The gemstone’s name, topaz, may have originated from the Sanskrit word meaning fire. There’s also a more convoluted alternate story. The gemstone’s name might be from an ancient Greek island in the Red Sea called Topazos. The island, supposedly difficult to locate, was where people mined a yellow stone. Most now think that stone is actually chrysolite.

In ancient lore, the topaz had the power to cool boiling water. These gemstones supposedly made their owners cheerful, giving them pleasant dreams. People also believed that those who wore topaz would have a long life with beauty and intelligence.

During the Middle Ages, people believed that gemstones with special engravings held great powers. The 13th century Book of Wings by Ragiel said about the topaz:

The figure of a falcon, if on a topaz, helps to acquire the goodwill of kings, princes, and magnates.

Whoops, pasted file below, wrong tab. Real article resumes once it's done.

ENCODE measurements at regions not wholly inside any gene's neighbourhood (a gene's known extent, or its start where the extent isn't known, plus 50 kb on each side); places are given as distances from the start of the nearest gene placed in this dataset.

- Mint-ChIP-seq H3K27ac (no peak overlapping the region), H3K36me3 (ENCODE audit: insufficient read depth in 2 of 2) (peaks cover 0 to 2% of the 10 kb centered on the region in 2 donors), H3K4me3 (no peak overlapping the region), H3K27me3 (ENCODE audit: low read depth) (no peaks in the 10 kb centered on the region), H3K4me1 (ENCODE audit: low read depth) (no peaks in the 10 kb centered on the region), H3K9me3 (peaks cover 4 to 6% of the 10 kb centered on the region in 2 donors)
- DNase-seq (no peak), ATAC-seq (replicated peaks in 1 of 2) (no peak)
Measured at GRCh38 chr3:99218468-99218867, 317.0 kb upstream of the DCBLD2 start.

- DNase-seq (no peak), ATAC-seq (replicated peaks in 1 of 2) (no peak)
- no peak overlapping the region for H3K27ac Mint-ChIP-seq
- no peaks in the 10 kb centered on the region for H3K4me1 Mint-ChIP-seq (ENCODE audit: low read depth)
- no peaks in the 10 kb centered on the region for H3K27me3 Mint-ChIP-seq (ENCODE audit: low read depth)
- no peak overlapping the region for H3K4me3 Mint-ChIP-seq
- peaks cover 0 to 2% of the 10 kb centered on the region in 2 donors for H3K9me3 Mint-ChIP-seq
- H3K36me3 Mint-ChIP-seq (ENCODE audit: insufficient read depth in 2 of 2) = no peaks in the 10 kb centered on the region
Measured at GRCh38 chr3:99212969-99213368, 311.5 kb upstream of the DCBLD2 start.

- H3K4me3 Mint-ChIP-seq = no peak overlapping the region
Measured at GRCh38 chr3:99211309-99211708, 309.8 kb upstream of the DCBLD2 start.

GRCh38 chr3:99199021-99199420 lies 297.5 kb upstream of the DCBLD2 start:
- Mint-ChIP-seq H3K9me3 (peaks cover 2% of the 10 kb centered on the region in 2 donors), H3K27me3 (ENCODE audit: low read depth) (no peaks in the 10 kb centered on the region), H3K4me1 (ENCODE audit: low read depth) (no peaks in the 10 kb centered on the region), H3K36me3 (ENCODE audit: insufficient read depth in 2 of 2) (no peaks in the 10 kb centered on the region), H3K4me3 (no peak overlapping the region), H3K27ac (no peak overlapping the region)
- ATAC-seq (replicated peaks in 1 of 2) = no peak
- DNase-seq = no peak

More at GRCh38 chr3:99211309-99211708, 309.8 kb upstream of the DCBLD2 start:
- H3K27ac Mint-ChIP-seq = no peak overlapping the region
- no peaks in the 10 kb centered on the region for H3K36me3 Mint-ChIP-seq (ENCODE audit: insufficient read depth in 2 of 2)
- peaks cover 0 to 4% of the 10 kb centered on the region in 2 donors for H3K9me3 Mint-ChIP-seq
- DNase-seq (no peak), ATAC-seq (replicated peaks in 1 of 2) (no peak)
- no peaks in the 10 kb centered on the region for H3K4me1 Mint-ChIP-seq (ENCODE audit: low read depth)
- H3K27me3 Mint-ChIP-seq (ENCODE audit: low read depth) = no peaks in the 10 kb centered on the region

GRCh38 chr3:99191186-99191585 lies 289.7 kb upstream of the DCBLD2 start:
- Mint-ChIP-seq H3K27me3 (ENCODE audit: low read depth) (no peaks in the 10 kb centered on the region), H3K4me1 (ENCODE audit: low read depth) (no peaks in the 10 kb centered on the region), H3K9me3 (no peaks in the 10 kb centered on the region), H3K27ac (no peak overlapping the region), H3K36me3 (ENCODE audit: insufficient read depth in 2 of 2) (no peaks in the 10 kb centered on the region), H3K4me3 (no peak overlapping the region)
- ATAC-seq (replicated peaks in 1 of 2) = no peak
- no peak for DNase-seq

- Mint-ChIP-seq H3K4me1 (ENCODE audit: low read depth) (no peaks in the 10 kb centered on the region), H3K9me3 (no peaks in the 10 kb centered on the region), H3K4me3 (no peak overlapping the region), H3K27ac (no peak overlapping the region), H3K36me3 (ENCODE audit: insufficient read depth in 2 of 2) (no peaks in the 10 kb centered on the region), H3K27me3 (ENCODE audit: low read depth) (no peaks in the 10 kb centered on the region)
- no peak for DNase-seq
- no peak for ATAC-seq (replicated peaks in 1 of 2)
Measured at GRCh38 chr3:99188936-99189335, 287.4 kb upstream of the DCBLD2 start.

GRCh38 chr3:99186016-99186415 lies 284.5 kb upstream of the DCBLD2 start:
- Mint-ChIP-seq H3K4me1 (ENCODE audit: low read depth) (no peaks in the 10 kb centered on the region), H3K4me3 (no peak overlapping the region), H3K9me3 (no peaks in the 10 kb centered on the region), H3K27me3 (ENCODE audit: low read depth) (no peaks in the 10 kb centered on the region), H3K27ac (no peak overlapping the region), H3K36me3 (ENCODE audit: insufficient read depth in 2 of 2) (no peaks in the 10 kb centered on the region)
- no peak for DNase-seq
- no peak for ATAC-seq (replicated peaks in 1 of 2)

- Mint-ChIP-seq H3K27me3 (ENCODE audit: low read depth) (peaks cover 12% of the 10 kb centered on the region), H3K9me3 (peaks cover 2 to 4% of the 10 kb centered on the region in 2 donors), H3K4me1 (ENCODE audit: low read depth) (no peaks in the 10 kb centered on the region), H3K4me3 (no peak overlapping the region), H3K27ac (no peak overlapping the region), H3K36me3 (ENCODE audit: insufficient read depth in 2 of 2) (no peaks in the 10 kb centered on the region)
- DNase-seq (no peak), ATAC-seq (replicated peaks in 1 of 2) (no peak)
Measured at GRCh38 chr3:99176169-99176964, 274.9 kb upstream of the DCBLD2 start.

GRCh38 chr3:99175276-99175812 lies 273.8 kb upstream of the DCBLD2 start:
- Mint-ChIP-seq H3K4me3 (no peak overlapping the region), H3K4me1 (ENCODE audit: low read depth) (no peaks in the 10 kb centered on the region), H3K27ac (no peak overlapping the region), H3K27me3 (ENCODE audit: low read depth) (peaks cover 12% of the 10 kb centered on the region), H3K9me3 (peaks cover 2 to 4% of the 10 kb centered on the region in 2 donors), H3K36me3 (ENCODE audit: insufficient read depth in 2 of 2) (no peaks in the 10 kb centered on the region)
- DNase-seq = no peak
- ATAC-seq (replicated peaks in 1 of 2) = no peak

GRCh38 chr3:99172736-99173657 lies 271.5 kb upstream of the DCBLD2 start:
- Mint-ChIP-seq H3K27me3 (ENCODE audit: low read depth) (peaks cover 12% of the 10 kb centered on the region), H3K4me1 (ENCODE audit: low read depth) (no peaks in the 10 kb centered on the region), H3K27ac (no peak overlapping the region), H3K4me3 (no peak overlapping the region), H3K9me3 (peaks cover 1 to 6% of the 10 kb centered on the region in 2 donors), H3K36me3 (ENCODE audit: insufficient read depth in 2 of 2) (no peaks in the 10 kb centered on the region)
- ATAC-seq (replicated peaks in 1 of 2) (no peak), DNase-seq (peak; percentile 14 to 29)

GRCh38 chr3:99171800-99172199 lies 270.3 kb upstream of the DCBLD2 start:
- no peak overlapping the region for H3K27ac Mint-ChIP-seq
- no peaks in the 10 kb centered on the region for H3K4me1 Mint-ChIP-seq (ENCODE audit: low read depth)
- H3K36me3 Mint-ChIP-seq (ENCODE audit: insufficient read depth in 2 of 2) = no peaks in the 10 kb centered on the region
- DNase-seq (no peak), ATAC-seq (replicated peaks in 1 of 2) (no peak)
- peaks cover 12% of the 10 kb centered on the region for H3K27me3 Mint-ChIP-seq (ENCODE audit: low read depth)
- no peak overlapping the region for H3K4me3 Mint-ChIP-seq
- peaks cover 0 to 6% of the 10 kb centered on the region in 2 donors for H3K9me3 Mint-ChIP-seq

As medication, people tried to cure fevers with topaz. They added powdered topaz to wine to prevent asthma and insomnia. They believed that a topaz held in the hand of a woman during childbirth lessened her pain.

Saint Hildegard, a 12th century German Benedictine abbess, recommended topaz as a cure for weak vision. People immersed the stone in wine for three days and nights, then rubbed the liquid on the eyes. A 15th century Roman physician claimed to have cured plague sores by touching them with a topaz that once belonged to two Catholic popes.

A chunk of clear light blue topaz, a natural crystal with flat sides.
Blue topaz from Zimbabwe. The rock measures about 1.4 x 1.1 x 1 inches (3.5 x 2.8 x 2.5 cm). Image via Robert M. Lavinsky/ Wikimedia Commons (CC BY-SA 3.0).

Citrine is another choice

Yellow citrine is one of the many colors found in the quartz family. Citrine colors range from a pale yellow, reddish-orange to brown. Occasionally, citrine is a yellow-green color. It’s coloring agent is iron. Also, natural citrine is rare, so most citrine you find in jewelry are heat-treated smoky quartz or amethyst.